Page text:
So, if you missed the Studley Exhibit in Amana, Iowa this video is the next best thing to seeing the cabinet and workbench in person and I’d recommend watching it.  Feel free to share your thoughts on the video in the comments section below.

Take care,
-Bill

P.S. I bought the caliper shown in the featured image at this year’s Nashua Tool Show thinking of the Studley Tool Cabinet.
P.P.S. I bought the now famous poster from Robin Lee as part of the EAIA Annual Meeting Auction — now I just have to find some time to make a proper frame for it, so I can proudly hang it up out in the shop.
P.P.P.S I don’t have a direct association with the Lost Art Press other than Chris being a friend of mine and having bought a ton of stuff from LAP over the years. The links above generate no income for me and are provided for your ease in finding the book and DVD.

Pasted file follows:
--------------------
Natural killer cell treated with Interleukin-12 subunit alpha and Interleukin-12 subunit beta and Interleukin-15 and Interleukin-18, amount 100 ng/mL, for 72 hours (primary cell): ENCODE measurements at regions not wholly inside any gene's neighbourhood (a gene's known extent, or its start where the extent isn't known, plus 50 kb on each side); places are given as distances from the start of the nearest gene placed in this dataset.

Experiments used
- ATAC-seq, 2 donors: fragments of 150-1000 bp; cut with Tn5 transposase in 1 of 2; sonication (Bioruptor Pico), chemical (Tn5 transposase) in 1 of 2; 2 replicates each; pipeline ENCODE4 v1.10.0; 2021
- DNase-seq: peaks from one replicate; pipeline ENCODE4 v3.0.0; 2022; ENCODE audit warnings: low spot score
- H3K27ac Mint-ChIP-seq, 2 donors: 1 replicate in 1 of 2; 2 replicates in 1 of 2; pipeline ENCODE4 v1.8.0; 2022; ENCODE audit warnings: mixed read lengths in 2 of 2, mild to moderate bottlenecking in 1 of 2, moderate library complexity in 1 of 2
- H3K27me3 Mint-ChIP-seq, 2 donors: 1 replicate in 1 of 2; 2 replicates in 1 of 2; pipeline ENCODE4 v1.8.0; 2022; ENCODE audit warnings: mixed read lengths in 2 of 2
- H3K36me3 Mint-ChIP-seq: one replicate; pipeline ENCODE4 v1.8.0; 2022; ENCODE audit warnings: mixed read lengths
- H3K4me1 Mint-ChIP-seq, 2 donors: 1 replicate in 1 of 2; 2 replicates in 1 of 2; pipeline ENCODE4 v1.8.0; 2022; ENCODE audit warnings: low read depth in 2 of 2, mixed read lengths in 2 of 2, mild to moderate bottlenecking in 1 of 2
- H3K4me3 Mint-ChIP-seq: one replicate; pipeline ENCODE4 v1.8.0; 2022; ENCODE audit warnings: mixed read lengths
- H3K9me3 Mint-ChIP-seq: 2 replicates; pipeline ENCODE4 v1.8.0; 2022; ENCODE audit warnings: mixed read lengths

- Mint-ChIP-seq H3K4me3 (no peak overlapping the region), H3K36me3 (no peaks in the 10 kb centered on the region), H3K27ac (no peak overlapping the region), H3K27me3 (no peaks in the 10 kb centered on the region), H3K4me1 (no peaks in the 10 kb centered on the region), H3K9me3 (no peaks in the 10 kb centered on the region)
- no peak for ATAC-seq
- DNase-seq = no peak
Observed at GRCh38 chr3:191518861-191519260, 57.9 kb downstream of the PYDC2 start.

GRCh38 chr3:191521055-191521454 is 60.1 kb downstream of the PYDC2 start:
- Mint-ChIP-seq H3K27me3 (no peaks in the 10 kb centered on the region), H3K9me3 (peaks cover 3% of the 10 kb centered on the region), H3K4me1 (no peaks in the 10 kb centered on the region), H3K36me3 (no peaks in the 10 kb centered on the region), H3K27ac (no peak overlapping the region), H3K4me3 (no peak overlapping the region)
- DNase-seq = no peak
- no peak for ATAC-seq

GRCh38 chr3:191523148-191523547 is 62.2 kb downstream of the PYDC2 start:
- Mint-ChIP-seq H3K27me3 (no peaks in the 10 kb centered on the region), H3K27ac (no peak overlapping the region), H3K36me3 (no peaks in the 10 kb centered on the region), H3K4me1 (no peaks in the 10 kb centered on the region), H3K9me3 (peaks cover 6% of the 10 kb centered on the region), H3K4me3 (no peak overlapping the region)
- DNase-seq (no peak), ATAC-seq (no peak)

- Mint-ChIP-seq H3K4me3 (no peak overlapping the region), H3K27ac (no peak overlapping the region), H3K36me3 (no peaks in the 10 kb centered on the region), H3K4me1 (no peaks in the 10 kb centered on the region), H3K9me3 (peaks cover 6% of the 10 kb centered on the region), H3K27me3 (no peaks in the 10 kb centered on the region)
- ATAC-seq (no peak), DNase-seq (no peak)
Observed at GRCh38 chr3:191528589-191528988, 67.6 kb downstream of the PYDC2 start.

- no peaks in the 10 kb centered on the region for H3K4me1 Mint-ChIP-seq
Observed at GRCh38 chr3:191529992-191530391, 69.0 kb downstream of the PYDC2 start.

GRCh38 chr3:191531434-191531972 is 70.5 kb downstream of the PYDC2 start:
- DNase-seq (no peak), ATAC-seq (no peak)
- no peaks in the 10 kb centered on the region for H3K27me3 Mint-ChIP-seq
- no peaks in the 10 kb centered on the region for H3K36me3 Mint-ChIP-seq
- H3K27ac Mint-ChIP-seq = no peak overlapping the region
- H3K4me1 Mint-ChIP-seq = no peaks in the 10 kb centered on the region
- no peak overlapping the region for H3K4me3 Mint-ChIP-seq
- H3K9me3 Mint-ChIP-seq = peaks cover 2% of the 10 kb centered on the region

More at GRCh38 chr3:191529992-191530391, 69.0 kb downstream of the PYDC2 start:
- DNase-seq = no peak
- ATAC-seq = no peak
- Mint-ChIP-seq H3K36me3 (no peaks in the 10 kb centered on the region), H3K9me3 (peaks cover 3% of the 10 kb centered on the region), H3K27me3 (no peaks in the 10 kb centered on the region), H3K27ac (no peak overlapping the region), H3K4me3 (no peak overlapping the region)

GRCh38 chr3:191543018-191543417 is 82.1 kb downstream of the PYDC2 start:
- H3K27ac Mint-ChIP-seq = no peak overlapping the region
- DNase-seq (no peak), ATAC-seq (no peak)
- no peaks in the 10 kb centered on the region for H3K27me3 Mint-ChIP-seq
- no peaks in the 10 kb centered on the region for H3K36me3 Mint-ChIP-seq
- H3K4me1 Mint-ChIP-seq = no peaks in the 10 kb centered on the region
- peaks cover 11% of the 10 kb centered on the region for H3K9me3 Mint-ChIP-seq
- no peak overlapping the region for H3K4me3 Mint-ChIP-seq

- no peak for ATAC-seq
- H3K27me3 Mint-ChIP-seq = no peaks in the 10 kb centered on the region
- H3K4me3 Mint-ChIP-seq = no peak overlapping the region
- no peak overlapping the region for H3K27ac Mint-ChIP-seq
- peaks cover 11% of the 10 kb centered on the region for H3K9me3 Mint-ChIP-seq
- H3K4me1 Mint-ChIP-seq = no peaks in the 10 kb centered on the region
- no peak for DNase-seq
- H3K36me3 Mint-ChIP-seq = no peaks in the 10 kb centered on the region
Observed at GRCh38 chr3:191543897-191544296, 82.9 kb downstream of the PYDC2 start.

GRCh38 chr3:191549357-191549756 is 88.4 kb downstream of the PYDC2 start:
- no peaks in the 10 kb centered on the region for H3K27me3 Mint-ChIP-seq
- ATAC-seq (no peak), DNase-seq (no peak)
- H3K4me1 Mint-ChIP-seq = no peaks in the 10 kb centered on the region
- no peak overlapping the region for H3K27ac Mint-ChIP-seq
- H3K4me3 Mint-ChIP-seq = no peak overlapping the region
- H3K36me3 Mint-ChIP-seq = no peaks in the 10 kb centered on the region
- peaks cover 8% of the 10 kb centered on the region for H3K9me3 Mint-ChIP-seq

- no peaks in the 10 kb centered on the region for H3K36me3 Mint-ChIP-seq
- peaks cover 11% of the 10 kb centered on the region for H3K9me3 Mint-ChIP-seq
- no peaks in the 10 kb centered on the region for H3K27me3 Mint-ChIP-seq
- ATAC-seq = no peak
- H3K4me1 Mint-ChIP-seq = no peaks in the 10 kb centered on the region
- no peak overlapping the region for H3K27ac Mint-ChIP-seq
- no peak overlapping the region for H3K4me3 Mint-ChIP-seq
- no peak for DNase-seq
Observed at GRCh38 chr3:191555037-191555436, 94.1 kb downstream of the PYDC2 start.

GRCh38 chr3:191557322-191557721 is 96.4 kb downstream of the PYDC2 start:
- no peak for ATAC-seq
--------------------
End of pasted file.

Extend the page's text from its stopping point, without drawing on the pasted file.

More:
4 thoughts on “Virtuoso DVD”

  1. The organization shown in that cabinet is rocket science to me whose organizational skills are greatly lacking. I’m going to order the DVD just so that I can savor Studley’s ability to not only organize but create art from organization.

  2. Bill, I have always considered the Studley toolchest the “Holy Grail” for woodworkers and tool collectors. I have both the book and the DVD. The only fault I have with the DVD is that I would like to have seen shots of the contents and construction of the small drawers in the chest. From the book I know some are miniature reflections of the chest in their construction and gizmosity. Others have tool parts and bits and bobs of stuff that Mr. Studley couldn’t get rid of or thought he might need sometime. I’m sure that has a familiar to most of us.

    1. Hi Thomas,
      Thank you for the note. I agree I would have liked to have seen the drawers and how they were constructed as part of the video. I too suffer from that same affliction — I can’t seem to part easily with odds and ends as I think they may come in handy at some point.

      Take care,
      -Bill